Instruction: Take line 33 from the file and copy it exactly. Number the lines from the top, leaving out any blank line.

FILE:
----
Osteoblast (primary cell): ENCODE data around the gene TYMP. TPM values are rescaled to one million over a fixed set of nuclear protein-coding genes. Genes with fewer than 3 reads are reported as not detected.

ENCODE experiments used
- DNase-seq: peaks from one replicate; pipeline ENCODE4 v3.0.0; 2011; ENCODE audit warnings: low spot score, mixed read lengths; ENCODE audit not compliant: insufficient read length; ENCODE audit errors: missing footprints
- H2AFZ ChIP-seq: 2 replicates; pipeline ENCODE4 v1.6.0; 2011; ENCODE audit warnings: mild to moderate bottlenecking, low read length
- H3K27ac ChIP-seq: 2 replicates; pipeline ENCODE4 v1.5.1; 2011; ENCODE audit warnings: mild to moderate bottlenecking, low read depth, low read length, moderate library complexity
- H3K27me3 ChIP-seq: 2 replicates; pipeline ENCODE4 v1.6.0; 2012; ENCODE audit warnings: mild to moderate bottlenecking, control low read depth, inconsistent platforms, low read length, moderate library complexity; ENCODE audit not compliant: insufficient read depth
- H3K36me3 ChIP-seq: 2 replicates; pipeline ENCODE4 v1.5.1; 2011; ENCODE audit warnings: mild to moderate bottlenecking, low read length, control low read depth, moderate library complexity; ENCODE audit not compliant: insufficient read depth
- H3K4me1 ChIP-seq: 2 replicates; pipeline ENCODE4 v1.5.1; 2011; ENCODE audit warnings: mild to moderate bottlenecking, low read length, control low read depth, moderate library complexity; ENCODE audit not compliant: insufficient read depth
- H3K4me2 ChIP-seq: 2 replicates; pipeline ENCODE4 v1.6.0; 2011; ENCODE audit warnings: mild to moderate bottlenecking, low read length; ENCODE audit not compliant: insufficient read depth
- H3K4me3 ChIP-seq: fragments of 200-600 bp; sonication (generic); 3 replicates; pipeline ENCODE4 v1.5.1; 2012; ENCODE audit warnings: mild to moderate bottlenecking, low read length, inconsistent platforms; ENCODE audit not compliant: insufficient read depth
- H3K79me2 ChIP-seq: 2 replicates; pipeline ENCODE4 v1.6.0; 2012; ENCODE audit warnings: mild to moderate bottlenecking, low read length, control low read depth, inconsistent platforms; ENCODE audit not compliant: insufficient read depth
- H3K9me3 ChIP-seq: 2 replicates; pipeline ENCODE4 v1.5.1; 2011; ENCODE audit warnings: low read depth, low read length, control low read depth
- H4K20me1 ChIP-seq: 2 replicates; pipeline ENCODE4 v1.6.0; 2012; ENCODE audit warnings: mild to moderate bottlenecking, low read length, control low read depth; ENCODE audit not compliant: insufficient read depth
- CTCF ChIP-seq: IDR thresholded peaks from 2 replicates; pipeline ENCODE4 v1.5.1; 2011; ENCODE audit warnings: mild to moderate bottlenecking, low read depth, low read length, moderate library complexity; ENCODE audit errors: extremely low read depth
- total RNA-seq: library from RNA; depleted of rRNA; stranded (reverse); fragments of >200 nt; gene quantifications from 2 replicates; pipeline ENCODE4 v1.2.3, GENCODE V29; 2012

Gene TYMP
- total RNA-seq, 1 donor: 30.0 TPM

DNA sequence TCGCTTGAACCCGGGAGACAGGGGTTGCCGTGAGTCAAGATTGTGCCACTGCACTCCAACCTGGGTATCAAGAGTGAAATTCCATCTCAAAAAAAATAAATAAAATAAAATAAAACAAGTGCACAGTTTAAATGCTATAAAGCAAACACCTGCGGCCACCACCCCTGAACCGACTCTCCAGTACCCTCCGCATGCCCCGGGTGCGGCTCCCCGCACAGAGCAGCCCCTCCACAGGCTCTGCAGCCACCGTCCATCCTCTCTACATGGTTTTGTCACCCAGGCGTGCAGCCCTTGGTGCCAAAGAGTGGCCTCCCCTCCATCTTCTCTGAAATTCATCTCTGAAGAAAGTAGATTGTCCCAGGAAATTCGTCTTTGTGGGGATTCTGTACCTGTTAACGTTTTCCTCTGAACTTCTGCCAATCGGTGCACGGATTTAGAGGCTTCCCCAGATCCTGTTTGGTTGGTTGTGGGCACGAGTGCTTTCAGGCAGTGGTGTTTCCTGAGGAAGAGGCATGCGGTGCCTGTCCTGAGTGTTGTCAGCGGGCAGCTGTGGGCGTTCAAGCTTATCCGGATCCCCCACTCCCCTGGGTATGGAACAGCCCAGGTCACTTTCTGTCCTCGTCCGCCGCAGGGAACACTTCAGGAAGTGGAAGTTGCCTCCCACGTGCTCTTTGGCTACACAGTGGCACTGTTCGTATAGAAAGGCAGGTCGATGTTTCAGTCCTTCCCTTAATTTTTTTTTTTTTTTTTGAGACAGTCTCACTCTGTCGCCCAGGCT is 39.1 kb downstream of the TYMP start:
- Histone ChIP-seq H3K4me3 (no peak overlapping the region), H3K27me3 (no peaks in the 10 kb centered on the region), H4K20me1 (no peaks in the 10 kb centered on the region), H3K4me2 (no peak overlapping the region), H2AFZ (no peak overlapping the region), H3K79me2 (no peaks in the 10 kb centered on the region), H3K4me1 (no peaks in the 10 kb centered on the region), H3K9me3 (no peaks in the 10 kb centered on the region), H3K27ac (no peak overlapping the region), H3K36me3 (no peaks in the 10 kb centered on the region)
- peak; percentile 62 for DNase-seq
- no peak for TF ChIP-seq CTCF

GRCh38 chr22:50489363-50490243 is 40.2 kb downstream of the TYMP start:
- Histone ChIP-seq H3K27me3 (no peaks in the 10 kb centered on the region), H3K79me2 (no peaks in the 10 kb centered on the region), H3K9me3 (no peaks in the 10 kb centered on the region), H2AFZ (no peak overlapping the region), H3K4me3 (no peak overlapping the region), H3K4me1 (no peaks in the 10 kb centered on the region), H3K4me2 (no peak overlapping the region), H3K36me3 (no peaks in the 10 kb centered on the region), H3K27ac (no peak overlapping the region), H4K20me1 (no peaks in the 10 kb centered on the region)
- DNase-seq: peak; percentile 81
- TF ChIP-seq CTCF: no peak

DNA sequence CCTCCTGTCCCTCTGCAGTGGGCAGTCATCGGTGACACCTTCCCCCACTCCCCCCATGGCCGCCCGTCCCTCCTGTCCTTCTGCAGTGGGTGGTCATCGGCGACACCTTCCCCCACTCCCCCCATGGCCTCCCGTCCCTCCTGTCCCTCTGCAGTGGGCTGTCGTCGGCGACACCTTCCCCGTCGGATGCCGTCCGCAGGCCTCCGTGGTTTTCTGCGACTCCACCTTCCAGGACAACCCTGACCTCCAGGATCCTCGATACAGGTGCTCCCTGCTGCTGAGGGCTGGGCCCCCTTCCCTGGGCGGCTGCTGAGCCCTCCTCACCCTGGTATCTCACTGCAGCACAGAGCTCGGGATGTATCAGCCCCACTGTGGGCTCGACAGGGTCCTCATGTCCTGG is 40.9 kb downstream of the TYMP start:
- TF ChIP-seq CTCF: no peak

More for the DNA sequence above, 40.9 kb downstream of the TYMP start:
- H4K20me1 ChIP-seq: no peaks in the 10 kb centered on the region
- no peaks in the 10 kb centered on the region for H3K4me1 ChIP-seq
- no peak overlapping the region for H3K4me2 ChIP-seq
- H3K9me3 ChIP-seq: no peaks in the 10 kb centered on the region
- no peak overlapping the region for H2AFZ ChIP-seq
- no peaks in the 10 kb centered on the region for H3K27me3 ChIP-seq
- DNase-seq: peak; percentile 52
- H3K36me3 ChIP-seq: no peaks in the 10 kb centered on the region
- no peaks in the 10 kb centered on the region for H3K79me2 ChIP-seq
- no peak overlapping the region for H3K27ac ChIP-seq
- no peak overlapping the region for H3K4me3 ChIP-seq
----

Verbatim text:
- no peak overlapping the region for H2AFZ ChIP-seq